Before the Grocery Store
Before you head to the grocery store, there are a few things you should do first to make your shopping experience quick, easy and well on your way for making healthy purchasing decisions. Which foods you buy at the grocery store will largely determine your dietary success.
Organize Your Food Pantry
Go ahead and organize your pantry. Throw away any out dated food and bring the oldest food to the front to be used first. Put commonly used food in clear large jars, so you can easily tell when you are running low on a certain food and have to replenish it. These jars are great for holding nuts, dried fruits, cereal, lentils, beans, rice etc. Next toss out any lurking junk food– you cannot eat what is not there, plus you will reduce any visual triggers for temptation later. Instead, consider making healthier versions of these “guilty pleasure” foods and stocking up on healthy snacks.
Now that you have made room in your pantry for healthy whole foods, it’s time to plan your meals and snacks for the week. Things to consider are: How many meals will you prepare at home? How many times will you dine out? Are you OK with eating left overs for lunch? Keep in mind that if the meals you are planning are not nutritious, you will be consuming calories but it will probably leave you wanting to eat more. However, if you chose nutritious meals that you do not enjoy, you are less likely to eat it. Fortunately, healthy versions of your favourite meal are very easy to find on the internet these days. You may also consider making double batches of these meals and freezing half of them for later weeks to save on time or if certain ingredients were particularly inexpensive that week.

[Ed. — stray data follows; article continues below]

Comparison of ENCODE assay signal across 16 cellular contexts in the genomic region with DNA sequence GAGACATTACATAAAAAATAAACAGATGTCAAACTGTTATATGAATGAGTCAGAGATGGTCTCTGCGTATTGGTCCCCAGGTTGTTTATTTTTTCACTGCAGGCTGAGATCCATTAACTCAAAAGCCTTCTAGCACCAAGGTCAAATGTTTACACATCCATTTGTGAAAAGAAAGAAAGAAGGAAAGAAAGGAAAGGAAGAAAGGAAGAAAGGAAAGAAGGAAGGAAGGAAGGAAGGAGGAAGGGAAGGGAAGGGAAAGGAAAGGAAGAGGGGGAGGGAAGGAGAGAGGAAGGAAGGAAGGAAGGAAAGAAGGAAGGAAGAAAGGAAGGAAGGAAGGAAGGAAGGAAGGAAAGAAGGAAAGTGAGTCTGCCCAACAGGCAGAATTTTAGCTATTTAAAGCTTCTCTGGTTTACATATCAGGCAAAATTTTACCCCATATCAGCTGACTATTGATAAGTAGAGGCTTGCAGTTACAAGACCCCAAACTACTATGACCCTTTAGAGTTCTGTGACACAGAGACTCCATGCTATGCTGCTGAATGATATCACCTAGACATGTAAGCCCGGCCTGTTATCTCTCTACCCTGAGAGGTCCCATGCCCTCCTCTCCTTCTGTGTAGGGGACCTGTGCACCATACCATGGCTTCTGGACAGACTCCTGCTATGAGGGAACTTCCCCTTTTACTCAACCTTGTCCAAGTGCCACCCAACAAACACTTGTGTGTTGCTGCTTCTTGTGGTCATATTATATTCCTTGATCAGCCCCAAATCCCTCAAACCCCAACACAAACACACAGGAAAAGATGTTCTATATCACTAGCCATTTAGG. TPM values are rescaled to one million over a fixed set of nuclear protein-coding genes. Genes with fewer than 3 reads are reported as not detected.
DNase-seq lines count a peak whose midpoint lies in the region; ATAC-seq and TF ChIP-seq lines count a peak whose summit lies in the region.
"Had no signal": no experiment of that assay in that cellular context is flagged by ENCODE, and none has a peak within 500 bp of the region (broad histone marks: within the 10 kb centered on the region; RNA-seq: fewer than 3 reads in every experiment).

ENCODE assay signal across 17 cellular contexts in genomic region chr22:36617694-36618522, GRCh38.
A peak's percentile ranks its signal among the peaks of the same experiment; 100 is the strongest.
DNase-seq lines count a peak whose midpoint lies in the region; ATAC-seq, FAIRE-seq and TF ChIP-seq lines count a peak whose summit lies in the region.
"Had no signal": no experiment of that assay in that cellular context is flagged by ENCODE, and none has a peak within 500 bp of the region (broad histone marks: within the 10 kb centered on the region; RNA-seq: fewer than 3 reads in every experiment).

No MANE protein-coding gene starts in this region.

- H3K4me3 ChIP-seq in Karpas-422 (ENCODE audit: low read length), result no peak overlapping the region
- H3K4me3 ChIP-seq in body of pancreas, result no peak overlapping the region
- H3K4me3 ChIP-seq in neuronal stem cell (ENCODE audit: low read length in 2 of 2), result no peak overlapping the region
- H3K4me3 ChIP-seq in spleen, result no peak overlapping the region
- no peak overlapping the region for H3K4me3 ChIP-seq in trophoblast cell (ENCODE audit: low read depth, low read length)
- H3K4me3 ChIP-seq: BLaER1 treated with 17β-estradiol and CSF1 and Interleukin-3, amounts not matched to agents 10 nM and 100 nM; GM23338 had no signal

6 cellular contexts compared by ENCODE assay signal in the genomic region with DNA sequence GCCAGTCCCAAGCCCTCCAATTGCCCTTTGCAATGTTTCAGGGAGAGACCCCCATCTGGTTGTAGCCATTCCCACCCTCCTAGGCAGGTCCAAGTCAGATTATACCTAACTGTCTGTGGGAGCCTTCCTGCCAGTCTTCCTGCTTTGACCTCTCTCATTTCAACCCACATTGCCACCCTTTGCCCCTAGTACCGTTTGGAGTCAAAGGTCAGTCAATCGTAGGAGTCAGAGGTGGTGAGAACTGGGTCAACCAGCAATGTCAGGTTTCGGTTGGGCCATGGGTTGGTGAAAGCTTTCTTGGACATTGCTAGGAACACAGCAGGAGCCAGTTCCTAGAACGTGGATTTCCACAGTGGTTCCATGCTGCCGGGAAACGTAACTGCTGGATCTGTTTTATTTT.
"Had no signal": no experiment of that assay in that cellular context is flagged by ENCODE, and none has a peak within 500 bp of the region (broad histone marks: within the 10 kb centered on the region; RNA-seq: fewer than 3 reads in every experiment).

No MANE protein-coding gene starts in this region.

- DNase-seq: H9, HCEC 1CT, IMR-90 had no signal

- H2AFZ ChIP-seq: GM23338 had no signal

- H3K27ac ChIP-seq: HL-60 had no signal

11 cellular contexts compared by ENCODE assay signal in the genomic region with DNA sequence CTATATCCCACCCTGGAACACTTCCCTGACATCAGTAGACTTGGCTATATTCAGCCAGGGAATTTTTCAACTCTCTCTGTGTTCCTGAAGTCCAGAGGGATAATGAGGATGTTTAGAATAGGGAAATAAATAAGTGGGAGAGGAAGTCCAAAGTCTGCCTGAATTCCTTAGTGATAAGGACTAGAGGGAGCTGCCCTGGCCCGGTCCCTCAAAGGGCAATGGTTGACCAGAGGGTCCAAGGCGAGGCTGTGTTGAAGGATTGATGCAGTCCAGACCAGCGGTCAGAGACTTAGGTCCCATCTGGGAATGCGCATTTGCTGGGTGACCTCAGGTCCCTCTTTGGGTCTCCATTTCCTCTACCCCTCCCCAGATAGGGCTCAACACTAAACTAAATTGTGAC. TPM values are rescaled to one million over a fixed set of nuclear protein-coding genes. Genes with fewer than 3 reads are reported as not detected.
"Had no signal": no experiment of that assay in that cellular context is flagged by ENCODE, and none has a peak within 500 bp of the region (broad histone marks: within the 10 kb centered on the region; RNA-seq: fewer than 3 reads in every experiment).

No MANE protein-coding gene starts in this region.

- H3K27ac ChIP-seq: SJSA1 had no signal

The most important thing to remember when planning your meals is to be honest with where you are at, it is better to make small dietary changes that you will adhere to than to make drastic changes that do not last. For example, if you are finding the transition into a whole foods diet overwhelming, then start simply by adding either a fruit or vegetable to every meal you would otherwise be eating. Be sure to eat the fruit or vegetable first to ensure that it gets eaten and your body is receiving some nourishment from a whole food. Once that becomes a habit, then make one or more simple healthy substitutions—swap white bread for whole grain bread, French fries for a baked potato, etc. until you are eating a whole food diet.
The key to maintaining a healthy, balanced diet is to never deprive yourself of nutrients because that will lead to cravings, and cravings most often lead to binge eating and feelings of defeat. To avoid this make sure your meals are comprised of lots of leafy and root vegetables, grains and pulses, seeds and nuts.
After you plan out your meals and snacks for the week, you can write a grocery list and try to organize it by department (ie produce, grains). Shopping with a grocery list and sticking to it will prevent you from making impulsive purchases; allow you to buy all of your ingredients in one shopping trip; reduce food waste; and help you to stay within your budget. It is important to buy local and seasonal produce. While you may be able to buy broccoli in the dead heat of summer or buy grapes from Mexico, the broccoli won’t be as flavourful without cold weather and many other countries have more lenient restrictions on the use of pesticides and herbicides—neither of which are part of a healthy diet. Instead when you buy local, seasonal produce you are more likely to ensure quality while at the same time you’re helping out with local economy and decreasing your carbon foot print. In fact, you may want to consider doing your produce shopping at a nearby farmer’s market if it’s available.
For staples and dried foods with a long shelf life (ie grains and pulses), it is best to buy in bulk when you can. Not only is it more cost effective, but it reduces packaging waste and ensures that you always have those foods on hand. You may also want to consider buying spices in bulk or at local ethnic markets for a more economical choice. Often times at grocery stores they capitalize on a food being exotic and therefore charge more outlandish prices.
Whether you’re new to a whole food diet, wanting to lose weight or would like to take more control of your eating habits, planning ahead can ensure your dietary success.